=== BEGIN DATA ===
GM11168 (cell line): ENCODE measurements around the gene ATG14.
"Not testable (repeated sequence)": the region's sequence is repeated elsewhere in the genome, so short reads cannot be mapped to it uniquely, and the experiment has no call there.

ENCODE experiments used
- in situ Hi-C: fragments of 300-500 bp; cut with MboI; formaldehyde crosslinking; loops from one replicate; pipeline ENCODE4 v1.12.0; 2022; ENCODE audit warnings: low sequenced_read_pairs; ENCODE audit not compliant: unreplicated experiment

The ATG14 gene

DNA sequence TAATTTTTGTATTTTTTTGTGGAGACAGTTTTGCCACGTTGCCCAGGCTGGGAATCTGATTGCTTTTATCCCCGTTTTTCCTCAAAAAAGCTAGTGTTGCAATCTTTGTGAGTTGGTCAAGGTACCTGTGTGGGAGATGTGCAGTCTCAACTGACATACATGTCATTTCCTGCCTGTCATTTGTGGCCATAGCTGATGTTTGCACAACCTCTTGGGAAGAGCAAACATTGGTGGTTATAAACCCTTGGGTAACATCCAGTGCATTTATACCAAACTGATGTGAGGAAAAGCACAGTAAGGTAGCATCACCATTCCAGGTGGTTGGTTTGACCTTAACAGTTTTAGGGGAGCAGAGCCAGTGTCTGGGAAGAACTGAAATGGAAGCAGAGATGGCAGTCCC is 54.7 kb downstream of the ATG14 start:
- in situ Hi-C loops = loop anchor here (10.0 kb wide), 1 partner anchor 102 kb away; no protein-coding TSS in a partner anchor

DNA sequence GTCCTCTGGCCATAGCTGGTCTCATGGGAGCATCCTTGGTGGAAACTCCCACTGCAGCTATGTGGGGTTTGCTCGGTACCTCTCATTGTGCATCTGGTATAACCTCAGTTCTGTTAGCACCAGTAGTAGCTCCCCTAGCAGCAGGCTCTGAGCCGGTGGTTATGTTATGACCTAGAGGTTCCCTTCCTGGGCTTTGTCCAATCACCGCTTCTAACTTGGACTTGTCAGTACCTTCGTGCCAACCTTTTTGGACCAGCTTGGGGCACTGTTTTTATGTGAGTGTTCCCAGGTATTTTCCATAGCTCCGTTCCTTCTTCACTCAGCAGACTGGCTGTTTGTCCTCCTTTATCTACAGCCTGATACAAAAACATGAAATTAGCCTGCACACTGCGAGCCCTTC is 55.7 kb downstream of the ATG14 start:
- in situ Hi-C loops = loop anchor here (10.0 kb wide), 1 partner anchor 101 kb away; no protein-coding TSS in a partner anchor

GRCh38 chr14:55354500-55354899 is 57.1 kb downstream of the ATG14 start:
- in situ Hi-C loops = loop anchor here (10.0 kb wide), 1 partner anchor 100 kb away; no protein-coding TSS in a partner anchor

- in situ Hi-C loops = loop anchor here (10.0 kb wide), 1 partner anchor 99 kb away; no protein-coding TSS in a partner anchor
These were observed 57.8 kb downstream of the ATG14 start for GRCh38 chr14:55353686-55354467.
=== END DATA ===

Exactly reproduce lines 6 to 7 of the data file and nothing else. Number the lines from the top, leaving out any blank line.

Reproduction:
DNA sequence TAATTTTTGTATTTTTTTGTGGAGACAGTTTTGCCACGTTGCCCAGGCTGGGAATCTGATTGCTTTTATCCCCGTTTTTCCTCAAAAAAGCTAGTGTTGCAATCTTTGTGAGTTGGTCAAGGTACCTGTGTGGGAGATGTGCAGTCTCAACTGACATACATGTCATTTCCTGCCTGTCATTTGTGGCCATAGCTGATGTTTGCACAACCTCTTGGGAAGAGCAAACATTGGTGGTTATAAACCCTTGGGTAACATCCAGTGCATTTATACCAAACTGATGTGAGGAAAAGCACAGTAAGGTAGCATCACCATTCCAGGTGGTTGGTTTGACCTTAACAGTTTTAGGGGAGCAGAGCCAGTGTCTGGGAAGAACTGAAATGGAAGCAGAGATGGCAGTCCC is 54.7 kb downstream of the ATG14 start:
- in situ Hi-C loops = loop anchor here (10.0 kb wide), 1 partner anchor 102 kb away; no protein-coding TSS in a partner anchor